Today, being Easter Friday and a Solemnity, we are free of any obligation of abstinence. Blessed John Henry Newman discussed the proper way of observing the cycle of fasts and feasts of the liturgical year in this PPS:
Continuing the contrast of the worldly and the Christian when the seasons of Lent and then of Easter occur in the course of each year, Newman describes the different patterns of fasting and feasting--the world begins with the last and then is forced into the first; the Christian begins with the first and rejoices in the last:
This too must be said concerning the connection of Fasts and Feasts in our religious service, viz., that that sobriety in feasting which previous fasting causes, is itself much to be prized, and especially worth securing. For in this does Christian mirth differ from worldly, that it is subdued; and how shall it be subdued except that the past keeps its hold upon us, and while it warns and sobers us, actually indisposes and tames our flesh against indulgence? In the world feasting comes first and fasting afterwards; men first glut themselves, and then loathe their excesses; they take their fill of good, and then suffer; they are rich that they may be poor; they laugh that they may weep; they rise that they may fall. But in the Church of God it is reversed; the poor shall be rich, the lowly shall be exalted, those that sow in tears shall reap in joy, those that mourn shall be comforted, those that suffer with Christ shall reign with Him; even as Christ (in our Church's words) "went not up to joy, but first He suffered pain. He entered not into His glory before He was crucified. So truly our way to eternal joy is to suffer here with Christ, and our door to enter into eternal life is gladly to die with Christ, that we may rise again from death, and dwell with him in everlasting life." And what is true of the general course of our redemption is, I say, fulfilled also in the yearly and other commemorations of it. Our Festivals are preceded by humiliation, that we may keep them duly; not boisterously or fanatically, but in a refined, subdued, chastised spirit, which is the true rejoicing in the Lord.
In one of those great, long sentences Newman can sustain with clarity to its periodic end, he cites three Gospel accounts of Resurrection appearances:
In such a spirit let us endeavor to celebrate this most holy of all Festivals, this continued festal Season, which lasts for fifty days, whereas Lent is forty, as if to show that where sin abounded, there much more has grace abounded. Such indeed seems the tone of mind which took possession of the Apostles when certified of the Resurrection; and while they waited for, or when they had the sight of their risen Lord. If we consider, we shall find the accounts of that season in the Gospels, marked with much of pensiveness and tender and joyful melancholy; the sweet and pleasant frame of those who have gone through pain, and out of pain receive pleasure. Whether we read the account of St. Mary Magdalen weeping at the sepulchre, seeing Jesus and knowing Him not, recognizing His voice, attempting to embrace His feet, and then sinking into silent awe and delight, till she rose and hastened to tell the perplexed Apostles;—or turn to that solemn meeting, which was the third, when He stood on the shore and addressed His disciples, and Peter plunged into the water, and then with the rest was awed into silence and durst not speak, but only obeyed His command, and ate of the fish in silence, and so remained in the presence of One in whom they joyed, whom they loved, as He knew, more than all things, till He broke silence by asking Peter if he loved Him:—or lastly, consider the time when He appeared unto a great number of disciples on the mountain in Galilee, and all worshiped Him, but some doubted:—who does not see that their Festival was such as I have been describing it, a holy, tender, reverent, manly joy, not so manly as to be rude, not so tender as to be effeminate, but (as if) an Angel's mood, the mingled offering of all that is best and highest in man's and woman's nature brought together,—St. Mary Magdalen and St. Peter blended into St. John? And here perhaps we learn a lesson from the deep silence which Scripture observes concerning the Blessed Virgin after the Resurrection; as if she, who was too pure and holy a flower to be more than seen here on earth, even during the season of her Son's humiliation, was altogether drawn by the Angels within the veil on His Resurrection, and had her joy in Paradise with Gabriel who had been the first to honor her, and with those elder Saints who arose after the Resurrection, appeared in the Holy City, and then vanished away.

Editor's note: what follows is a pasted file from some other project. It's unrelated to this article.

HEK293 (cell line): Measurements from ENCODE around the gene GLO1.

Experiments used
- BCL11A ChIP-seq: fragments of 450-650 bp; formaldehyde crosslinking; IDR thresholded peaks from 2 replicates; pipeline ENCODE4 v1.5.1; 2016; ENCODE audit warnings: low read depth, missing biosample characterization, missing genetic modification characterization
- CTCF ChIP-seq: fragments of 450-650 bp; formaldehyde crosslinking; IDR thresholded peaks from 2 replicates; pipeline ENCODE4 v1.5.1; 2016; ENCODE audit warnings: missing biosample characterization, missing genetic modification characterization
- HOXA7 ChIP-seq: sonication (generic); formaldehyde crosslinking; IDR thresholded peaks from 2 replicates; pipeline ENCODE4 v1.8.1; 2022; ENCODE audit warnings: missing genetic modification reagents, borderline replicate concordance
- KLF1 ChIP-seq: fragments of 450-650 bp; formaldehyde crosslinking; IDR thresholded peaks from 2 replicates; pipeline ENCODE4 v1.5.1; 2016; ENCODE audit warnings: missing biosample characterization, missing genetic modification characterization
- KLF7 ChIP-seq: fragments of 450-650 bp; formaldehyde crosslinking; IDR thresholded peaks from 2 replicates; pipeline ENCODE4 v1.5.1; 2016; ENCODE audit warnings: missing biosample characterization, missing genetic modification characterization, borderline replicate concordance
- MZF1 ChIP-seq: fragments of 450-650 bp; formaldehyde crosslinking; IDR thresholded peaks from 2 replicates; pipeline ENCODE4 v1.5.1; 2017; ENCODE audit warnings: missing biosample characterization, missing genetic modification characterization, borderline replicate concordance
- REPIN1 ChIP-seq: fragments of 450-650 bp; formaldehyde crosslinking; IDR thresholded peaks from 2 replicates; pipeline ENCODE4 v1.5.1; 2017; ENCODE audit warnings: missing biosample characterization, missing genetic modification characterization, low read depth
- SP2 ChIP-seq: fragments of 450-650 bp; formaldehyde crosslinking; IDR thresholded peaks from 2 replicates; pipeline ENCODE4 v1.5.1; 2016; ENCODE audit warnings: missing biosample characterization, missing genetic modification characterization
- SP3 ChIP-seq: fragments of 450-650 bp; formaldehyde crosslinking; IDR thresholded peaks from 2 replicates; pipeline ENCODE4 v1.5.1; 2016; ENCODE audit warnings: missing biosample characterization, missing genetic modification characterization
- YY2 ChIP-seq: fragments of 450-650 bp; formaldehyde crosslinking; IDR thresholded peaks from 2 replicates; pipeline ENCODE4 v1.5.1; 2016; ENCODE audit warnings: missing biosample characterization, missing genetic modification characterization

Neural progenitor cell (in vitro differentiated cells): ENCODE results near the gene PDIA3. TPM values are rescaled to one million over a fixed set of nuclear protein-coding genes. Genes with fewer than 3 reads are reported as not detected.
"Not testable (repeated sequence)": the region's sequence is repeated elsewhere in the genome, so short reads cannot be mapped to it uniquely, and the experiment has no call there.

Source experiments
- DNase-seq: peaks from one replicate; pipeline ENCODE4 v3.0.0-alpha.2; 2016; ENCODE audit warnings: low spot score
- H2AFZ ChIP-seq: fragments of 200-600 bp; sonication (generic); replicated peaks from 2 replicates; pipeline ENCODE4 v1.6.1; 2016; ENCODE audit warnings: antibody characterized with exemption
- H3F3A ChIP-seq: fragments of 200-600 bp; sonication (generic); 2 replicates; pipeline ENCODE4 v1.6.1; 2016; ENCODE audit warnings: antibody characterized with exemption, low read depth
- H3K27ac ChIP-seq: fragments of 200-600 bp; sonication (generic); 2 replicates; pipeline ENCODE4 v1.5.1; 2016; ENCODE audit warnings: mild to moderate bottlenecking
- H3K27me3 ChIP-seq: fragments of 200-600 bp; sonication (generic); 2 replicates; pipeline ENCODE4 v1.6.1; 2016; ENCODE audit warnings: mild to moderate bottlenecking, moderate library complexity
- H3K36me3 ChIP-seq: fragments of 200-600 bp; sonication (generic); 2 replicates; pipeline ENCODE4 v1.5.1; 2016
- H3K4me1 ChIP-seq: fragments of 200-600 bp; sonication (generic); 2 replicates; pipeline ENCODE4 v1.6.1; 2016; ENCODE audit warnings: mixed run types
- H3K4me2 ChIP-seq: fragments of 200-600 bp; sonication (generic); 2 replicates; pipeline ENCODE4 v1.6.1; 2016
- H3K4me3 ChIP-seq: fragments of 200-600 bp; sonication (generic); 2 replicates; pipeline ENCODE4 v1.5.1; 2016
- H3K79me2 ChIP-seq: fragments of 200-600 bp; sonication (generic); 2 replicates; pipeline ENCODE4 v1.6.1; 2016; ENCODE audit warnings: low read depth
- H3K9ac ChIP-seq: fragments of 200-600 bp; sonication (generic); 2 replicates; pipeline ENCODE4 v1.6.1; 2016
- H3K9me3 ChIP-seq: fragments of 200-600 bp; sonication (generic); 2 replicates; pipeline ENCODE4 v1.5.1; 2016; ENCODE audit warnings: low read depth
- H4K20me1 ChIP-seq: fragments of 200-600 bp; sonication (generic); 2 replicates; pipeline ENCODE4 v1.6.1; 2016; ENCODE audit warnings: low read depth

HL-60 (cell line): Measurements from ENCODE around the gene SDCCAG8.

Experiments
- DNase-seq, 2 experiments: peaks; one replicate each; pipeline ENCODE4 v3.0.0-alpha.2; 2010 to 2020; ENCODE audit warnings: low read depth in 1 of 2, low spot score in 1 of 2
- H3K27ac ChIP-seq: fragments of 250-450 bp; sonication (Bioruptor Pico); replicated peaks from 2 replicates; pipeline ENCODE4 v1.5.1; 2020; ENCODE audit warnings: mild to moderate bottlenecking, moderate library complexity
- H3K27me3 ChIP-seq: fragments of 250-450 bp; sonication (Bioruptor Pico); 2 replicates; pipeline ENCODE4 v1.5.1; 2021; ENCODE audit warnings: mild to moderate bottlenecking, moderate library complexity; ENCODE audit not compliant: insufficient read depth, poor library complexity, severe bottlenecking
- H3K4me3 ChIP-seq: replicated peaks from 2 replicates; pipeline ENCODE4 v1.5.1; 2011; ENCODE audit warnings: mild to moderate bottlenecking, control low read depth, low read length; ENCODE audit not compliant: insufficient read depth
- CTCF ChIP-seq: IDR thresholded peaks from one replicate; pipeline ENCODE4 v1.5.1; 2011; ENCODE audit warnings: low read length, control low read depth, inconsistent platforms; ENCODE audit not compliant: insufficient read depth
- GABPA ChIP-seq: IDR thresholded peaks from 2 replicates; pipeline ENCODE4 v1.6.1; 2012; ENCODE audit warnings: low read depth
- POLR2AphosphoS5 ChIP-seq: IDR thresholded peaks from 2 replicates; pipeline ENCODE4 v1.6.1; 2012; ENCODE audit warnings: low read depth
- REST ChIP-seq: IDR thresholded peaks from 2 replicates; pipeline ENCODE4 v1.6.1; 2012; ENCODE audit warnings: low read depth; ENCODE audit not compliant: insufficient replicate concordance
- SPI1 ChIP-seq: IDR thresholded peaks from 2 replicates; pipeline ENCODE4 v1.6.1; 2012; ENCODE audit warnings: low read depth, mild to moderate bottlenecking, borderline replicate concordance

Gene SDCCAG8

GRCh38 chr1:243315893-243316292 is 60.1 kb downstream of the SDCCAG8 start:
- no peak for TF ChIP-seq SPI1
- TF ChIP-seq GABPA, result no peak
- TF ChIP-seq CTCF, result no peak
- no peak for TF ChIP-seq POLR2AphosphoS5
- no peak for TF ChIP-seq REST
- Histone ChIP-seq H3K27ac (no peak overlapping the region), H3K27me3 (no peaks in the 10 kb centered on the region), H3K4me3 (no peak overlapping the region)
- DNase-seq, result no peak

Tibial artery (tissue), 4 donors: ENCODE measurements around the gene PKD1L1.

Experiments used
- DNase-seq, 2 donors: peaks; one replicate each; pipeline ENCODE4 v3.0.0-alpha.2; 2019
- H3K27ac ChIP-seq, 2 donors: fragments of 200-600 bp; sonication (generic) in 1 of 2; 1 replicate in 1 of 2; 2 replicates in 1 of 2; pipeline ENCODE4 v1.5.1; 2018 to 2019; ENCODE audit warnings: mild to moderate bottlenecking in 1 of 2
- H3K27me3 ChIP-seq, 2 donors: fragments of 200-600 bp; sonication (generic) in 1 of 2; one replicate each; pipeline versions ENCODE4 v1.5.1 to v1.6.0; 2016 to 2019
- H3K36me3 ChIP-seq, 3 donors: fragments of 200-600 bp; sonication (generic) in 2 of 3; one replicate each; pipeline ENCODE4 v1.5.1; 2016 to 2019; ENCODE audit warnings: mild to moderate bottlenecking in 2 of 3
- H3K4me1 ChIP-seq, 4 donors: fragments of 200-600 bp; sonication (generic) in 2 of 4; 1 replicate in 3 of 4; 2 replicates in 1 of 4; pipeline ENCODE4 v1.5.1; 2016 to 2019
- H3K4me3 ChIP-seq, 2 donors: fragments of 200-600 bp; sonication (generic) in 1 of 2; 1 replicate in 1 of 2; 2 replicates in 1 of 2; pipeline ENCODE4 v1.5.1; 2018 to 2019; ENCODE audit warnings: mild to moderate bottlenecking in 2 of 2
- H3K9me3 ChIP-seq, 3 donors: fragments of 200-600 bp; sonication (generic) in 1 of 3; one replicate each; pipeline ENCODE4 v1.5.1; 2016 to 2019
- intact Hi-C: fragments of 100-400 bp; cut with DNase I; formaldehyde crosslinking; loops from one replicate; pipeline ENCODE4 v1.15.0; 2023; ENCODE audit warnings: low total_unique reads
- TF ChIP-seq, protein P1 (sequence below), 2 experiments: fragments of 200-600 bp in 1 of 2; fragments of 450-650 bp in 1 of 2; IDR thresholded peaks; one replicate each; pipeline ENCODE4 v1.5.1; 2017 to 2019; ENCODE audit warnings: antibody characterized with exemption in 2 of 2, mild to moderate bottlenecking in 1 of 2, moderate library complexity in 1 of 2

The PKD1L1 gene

Thus Blessed John Henry Newman reminds us that the source of our rejoicing is the Resurrection; even as we feast and do not fast during this Easter Octave, our joy should be in the Lord's triumph over death, not the meat or the other pleasures we enjoy. Read the rest of the sermon here.